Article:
Since the dawn of time, generations of scholars and philosophers have posited that the world exists in two realms, the physical and the spiritual. All religions though in dispute still agree on one thing; the existence of a supreme being, a higher power, a being that controls the destiny of man. In pre-colonial Nigeria, our ancestors worshipped various gods and then the white supremacists came and brought us Christianity; Islam soon followed. But despite the new acceptance of God and Allah, most Nigerians still held on to the gods of their ancestors. In Edo State for instance, you will find that in some areas most households go to church diligently but still have mud shrines at the back of their houses, they somehow found a way to balance both doctrines.The need for love and the belief in the potency of black magic informed the invention and use of love potions, the fact that we are now in the 21st century where technology has taken over every aspect of life has done nothing to reduce the amount of tales we hear about people resorting to fetish means to acquire a lover, keep a lover or gain more wealth.
Enough of the history lesson.
The first time I heard the term “guy, no go chop fresh fish pepper soup for that babe house o” was in 2007. The conversation that brought on this rather random admonishment was between two engineering students that lived in the same hostel as I did. My curiosity was piqued and I decided to investigate. I cornered Daniel (my hostel mate) the next day on his way to class and after making small talk for a few minutes I asked my question.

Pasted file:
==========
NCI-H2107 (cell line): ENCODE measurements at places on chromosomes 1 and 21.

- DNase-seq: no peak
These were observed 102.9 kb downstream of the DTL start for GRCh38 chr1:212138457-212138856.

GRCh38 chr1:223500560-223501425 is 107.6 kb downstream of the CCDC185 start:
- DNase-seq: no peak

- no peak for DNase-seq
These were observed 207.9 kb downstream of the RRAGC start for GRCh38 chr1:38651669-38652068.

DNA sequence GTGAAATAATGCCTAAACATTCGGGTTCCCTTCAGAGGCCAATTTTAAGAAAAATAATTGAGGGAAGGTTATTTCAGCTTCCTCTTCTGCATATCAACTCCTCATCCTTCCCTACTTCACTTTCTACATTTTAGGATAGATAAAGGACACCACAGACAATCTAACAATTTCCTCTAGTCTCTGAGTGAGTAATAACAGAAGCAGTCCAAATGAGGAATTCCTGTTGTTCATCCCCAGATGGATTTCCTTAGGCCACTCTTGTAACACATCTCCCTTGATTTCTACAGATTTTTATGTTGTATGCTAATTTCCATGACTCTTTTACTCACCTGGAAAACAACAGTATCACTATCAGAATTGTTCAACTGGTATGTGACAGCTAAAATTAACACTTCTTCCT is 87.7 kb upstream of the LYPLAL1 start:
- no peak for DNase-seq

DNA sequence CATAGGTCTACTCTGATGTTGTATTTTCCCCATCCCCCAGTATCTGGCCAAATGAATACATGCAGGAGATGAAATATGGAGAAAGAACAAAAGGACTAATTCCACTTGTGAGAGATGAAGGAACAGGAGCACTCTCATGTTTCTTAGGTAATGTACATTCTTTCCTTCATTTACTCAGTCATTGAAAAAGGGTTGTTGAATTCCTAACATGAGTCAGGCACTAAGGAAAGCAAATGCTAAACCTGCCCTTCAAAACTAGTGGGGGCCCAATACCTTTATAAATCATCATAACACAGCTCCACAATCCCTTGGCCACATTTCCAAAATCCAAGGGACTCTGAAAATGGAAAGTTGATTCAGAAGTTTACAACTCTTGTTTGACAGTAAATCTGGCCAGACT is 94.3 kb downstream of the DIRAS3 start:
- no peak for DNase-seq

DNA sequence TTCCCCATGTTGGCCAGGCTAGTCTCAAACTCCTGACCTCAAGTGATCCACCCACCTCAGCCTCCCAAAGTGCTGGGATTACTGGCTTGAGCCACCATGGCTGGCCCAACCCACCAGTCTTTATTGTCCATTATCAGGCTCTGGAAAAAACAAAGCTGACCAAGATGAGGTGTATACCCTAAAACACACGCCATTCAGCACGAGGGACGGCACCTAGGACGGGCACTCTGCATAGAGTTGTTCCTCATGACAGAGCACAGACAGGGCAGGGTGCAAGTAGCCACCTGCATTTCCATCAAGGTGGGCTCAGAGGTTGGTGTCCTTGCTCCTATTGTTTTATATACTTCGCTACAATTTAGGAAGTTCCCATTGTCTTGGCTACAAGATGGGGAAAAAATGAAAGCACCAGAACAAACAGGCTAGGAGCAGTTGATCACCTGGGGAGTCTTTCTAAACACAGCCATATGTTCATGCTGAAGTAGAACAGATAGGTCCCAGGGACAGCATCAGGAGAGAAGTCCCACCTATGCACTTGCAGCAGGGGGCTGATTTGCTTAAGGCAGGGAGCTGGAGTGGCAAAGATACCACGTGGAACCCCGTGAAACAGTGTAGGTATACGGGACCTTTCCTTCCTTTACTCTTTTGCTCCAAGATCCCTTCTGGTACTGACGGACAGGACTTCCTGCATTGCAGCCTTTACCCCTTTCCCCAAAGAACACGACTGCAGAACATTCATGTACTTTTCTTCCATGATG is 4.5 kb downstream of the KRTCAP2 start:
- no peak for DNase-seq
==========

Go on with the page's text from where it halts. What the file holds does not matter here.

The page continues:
“The statement you made yesterday about the fresh fish pepper soup when Matthew was going out, what were you guys talking about”.
He stared at me for a few seconds and then threw his head back and laughed heartily.
“So you still remember,” he said shaking his head.
“So tell me, what does it mean,” I pressed on impatiently.
“It’s a guy thing mehn, you know how you girls are, you lot are always conniving to trap us guys. The ‘in-thing’ now is ‘jazz’, I heard they put it in food for their boyfriends to eat and most of them usually put the potion in fresh fish pepper soup hence the term” he said.
“Osagie’s girlfriend did it to him, now he’s madly in love and follows her about like a mugu” he added with a derisive snicker.
I was astounded and amused; I couldn’t wait to share my newfound knowledge. I brought up the topic with my roommates that evening and I heard even more appalling stories; apparently the term “no chop fresh fish pepper soup for that girl house o” was a popular saying around campus. In fact, the saying had even metamorphosed into a statement used to remind men to be wary of desperate women.
There were numerous tales of friends who have quarrels and then decide to “open each other’s yansh”, they would scream about how they all went to see a babalawo for love potions. These stories were real and they amazed me, I could not and still cannot fathom why a woman would go to the length of using fetish means to trap a man. What dismays me the most is that I still hear stories about this phenomenon today, some soft sell magazines even have adverts for priestesses and herbalists who offer potions for all needs.
Now even some churches offer prayers, special anointing oil and candles to women who need help getting a husband or keeping one, this surprises me to no great end. The line between orthodox Christianity and African traditional religion is getting blurrier by the day, where do we draw the line?
I wonder, is there any hope for finding real love if some of us women are up against the breed of women who use ‘jazz’ to get a man? Some justify this by saying that it is allowed as long as no one is getting harmed, I beg to differ; freewill is essential in love, relationships and marriage, even the love of God is not forced, you are allowed to choose. This brings me to these questions:
If you are in a good relationship and you find out your partner slipped something into your food or used ‘juju’ to make you fall in love with them would you remain in that relationship?
If you were desperately in love with someone who doesn’t love you back, is it justifiable to use ‘other means’ to get the person to be with you?
While you ponder on my questions, I will leave you with this admonition: “no go chop pepper soup for girl house o”.
Better safe than sorry.
Image : Artwork of Toyin Odutola
Tags: Karen Young